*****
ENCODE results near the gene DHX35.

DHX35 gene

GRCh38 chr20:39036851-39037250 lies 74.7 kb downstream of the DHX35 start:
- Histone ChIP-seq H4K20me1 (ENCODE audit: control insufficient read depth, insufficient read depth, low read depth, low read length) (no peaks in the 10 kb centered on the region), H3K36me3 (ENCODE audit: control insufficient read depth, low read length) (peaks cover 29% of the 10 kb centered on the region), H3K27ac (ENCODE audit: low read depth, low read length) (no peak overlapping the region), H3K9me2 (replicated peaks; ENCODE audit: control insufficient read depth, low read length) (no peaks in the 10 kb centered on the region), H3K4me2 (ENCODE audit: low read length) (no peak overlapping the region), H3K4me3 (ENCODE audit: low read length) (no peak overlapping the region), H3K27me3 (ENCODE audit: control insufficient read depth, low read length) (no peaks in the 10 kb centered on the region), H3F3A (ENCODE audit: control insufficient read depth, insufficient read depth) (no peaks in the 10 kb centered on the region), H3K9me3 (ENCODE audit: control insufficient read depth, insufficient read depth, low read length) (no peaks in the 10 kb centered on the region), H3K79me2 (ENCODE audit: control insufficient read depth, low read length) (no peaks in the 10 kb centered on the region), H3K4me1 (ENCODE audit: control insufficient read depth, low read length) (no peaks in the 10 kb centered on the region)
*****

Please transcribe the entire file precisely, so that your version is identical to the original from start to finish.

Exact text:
ENCODE results near the gene DHX35.

DHX35 gene

GRCh38 chr20:39036851-39037250 lies 74.7 kb downstream of the DHX35 start:
- Histone ChIP-seq H4K20me1 (ENCODE audit: control insufficient read depth, insufficient read depth, low read depth, low read length) (no peaks in the 10 kb centered on the region), H3K36me3 (ENCODE audit: control insufficient read depth, low read length) (peaks cover 29% of the 10 kb centered on the region), H3K27ac (ENCODE audit: low read depth, low read length) (no peak overlapping the region), H3K9me2 (replicated peaks; ENCODE audit: control insufficient read depth, low read length) (no peaks in the 10 kb centered on the region), H3K4me2 (ENCODE audit: low read length) (no peak overlapping the region), H3K4me3 (ENCODE audit: low read length) (no peak overlapping the region), H3K27me3 (ENCODE audit: control insufficient read depth, low read length) (no peaks in the 10 kb centered on the region), H3F3A (ENCODE audit: control insufficient read depth, insufficient read depth) (no peaks in the 10 kb centered on the region), H3K9me3 (ENCODE audit: control insufficient read depth, insufficient read depth, low read length) (no peaks in the 10 kb centered on the region), H3K79me2 (ENCODE audit: control insufficient read depth, low read length) (no peaks in the 10 kb centered on the region), H3K4me1 (ENCODE audit: control insufficient read depth, low read length) (no peaks in the 10 kb centered on the region)